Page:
I'm just reading an article and I see this sentiment expressed:
Ukraine has been let down by a US-led reluctance to supply Ukraine with the weapons it needs, meaning Kyiv lost a golden opportunity to strike earlier before Russia had built its defences.
The article elaborates on this sentiment further, but I'm going to give the idea a name for the purposes of this question: strategism.
It's the idea that advantage is gained in war by acting in a more and more anticipatory way ahead of time, and making more and more material preparations for war.
I see this sentiment expressed often, that if only action had been taken sooner or more quickly, the result would have been more decisively favourable.
What this thinking doesn't seem to account for, is that the enemy can similarly engage in strategism. They too can seek to prepare earlier and act more quickly and decisively, including acting against their opponent's build-up itself (that is, they can attack the strategist simply for building-up and engaging in strategism, with a view to later advantage, even before a specific grievance has arisen that would trigger war in non-strategist circumstances).
The apparent trigger for the Ukraine war was a refusal, when demanded, of the Zelensky regime to desist from the strategism of joining NATO, or of NATO to give a guarantee that any application would be rebuffed.
Therefore, Russia struck against Ukraine before it could conclude its strategist logic of joining NATO. The reason it struck is because NATO membership is seen as a manifestation of strategism - a build-up of strength that would assist Ukraine in a later confrontation.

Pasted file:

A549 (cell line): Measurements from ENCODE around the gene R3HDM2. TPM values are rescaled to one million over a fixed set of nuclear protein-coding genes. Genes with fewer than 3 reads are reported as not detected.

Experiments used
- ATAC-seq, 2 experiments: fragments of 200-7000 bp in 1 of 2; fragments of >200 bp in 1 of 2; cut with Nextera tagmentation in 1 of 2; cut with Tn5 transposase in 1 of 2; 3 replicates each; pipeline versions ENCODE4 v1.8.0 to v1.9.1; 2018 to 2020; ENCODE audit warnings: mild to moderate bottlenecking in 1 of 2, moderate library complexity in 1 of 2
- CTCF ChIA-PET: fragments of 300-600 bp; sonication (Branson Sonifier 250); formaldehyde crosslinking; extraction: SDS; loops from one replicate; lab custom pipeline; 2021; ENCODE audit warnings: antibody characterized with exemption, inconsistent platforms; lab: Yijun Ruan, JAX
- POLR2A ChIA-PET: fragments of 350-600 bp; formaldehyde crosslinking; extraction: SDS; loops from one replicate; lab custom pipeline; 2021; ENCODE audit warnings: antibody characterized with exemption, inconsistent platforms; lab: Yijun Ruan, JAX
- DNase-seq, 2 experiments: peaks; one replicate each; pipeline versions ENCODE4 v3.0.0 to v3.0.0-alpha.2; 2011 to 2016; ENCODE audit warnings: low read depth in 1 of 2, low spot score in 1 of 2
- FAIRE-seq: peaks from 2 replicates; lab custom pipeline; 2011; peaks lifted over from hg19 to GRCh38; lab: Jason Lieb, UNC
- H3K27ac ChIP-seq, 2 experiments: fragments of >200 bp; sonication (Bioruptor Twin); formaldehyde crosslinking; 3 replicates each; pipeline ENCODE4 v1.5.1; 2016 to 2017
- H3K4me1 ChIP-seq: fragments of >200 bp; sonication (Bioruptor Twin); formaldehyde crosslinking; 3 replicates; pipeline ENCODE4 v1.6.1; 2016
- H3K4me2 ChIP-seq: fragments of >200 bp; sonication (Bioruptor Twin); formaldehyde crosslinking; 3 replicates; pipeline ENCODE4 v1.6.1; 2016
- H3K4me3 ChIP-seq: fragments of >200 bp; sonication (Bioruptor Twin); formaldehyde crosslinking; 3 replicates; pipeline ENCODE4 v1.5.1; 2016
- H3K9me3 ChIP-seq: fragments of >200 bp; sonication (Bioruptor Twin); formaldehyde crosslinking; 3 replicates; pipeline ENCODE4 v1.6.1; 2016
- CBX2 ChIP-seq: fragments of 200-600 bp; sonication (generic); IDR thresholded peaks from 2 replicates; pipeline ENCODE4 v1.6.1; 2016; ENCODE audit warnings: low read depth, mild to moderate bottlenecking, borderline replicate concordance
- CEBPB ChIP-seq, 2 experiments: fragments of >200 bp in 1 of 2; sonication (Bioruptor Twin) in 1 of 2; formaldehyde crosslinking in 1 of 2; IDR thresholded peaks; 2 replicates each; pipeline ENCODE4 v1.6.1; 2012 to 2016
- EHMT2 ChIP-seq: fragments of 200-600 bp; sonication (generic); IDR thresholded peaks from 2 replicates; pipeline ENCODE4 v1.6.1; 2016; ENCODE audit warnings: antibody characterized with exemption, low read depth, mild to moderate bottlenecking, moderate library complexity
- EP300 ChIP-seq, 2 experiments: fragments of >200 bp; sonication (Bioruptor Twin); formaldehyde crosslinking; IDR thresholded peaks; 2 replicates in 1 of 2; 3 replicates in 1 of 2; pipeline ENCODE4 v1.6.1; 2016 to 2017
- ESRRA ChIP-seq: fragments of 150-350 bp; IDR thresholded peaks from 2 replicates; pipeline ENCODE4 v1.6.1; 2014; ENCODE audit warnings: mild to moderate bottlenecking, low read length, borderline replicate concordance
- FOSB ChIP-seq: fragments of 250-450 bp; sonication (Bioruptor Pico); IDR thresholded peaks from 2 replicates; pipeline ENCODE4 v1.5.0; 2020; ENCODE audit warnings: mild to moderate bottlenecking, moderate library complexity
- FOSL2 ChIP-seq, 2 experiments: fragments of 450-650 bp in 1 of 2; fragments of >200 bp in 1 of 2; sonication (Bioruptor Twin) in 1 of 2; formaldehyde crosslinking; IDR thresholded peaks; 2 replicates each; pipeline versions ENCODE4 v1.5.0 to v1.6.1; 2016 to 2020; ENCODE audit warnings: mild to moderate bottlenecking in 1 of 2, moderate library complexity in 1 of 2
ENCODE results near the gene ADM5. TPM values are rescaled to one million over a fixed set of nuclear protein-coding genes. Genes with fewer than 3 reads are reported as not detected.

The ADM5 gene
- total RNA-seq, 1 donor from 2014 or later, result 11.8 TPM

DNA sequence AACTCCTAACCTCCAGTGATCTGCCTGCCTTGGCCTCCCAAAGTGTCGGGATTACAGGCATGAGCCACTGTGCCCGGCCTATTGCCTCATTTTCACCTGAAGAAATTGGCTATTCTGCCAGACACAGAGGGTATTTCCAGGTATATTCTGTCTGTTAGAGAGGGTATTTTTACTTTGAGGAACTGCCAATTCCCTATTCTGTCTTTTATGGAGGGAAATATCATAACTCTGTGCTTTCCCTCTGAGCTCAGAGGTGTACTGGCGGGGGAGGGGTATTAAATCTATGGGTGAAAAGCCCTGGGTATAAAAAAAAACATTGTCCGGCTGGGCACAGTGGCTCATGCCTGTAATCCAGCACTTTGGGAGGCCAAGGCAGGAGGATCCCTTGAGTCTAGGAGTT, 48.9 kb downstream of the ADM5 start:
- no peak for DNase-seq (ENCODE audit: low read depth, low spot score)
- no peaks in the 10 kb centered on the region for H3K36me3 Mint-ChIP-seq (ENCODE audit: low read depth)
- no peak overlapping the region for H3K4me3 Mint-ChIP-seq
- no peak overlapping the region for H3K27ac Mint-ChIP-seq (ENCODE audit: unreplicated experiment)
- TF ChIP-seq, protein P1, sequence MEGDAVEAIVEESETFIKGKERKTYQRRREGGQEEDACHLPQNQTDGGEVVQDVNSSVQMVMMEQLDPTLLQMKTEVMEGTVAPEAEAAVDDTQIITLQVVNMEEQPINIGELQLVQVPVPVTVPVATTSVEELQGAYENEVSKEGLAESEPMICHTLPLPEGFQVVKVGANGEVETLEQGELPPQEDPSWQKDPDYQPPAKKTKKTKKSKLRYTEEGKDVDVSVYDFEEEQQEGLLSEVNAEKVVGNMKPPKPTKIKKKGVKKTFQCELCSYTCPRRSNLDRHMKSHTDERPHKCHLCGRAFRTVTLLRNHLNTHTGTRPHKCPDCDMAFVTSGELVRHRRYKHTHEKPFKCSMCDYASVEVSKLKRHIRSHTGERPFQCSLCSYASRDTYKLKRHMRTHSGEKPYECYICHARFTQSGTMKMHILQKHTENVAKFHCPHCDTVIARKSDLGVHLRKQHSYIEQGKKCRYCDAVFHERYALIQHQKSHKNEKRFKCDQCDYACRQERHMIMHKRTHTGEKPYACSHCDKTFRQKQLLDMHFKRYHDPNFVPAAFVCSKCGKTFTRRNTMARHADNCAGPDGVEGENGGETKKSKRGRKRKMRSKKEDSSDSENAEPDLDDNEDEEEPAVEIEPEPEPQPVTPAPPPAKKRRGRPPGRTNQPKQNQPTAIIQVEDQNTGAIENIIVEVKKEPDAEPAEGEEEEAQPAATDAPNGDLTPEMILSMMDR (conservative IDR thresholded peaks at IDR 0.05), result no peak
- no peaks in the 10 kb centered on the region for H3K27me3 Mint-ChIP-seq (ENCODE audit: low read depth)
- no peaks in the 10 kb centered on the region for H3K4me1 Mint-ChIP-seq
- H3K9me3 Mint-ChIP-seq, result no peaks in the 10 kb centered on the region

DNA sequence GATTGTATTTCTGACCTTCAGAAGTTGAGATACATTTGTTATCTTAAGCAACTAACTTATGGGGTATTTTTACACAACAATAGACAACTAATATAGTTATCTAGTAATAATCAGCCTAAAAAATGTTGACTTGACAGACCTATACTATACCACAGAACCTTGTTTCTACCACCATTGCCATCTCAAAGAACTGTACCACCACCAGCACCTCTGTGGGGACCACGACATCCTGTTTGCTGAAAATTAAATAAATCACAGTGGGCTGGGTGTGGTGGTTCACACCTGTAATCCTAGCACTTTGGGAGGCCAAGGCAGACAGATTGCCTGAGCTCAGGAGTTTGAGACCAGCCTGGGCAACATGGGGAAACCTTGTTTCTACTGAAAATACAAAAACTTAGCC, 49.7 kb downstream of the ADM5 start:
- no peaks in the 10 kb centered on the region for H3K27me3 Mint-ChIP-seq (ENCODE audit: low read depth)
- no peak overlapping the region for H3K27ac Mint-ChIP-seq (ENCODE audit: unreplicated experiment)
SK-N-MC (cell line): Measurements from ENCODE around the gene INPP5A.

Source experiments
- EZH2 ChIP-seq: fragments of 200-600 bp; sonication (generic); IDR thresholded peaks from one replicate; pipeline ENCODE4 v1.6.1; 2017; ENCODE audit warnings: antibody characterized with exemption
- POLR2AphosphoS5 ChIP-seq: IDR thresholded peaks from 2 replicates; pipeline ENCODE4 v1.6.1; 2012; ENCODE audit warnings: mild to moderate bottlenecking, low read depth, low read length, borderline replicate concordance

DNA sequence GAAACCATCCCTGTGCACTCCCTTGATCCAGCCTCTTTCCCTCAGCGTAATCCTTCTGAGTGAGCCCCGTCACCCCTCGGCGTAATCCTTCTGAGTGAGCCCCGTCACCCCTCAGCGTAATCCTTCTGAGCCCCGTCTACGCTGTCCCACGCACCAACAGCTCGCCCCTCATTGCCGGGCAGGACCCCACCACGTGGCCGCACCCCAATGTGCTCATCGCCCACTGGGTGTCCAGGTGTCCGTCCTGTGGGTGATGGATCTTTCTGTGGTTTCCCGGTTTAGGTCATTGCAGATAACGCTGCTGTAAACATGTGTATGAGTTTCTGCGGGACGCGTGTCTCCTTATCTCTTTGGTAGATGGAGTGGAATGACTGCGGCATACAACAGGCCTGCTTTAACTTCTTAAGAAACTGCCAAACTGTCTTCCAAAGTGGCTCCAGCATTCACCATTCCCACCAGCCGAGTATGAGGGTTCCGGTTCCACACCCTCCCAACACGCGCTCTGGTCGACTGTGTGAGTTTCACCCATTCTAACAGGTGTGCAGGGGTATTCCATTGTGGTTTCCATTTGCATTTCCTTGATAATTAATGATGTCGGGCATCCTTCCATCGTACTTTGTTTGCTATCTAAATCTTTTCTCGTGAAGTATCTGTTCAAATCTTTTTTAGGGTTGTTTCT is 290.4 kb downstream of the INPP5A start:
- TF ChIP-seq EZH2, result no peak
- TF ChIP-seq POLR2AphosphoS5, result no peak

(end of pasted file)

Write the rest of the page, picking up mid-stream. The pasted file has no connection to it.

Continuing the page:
If there had been more preparations for war sooner (including an earlier application to NATO), then the demand for guarantees may have been lodged by Russia sooner, and the fighting may have commenced sooner (for example, if that demand made even earlier were rebuffed in the same way).
Similarly in WW1, relatively small events triggered general confrontation because all sides knew that strategism would then begin, and it was best to conclude the hostilities under the status quo rather than waiting for anyone else to dig in.
Question: Is there any analysis available, whether looking at historical events or looking at the logic, that this "strategism" actually conveys any advantages to its adherents?
Historical events seem to me to suggest this logic regularly fails. Usually, it touches off war, as the opponent responds in equally strategic terms - either by building up in a way that deprives the strategist first-mover of any additional advantage, or by immediately commencing war before any build-up is achieved by the first-mover.
Therefore, those who wish to engage in strategism, would probably do better to consider it synonymous with an immediate declaration of war (i.e. it will lead to an immediate commitment to fight war with whatever preparations and resources they currently have), rather than a hedge or deterrence against war, or an opportunity to build up against their opponent.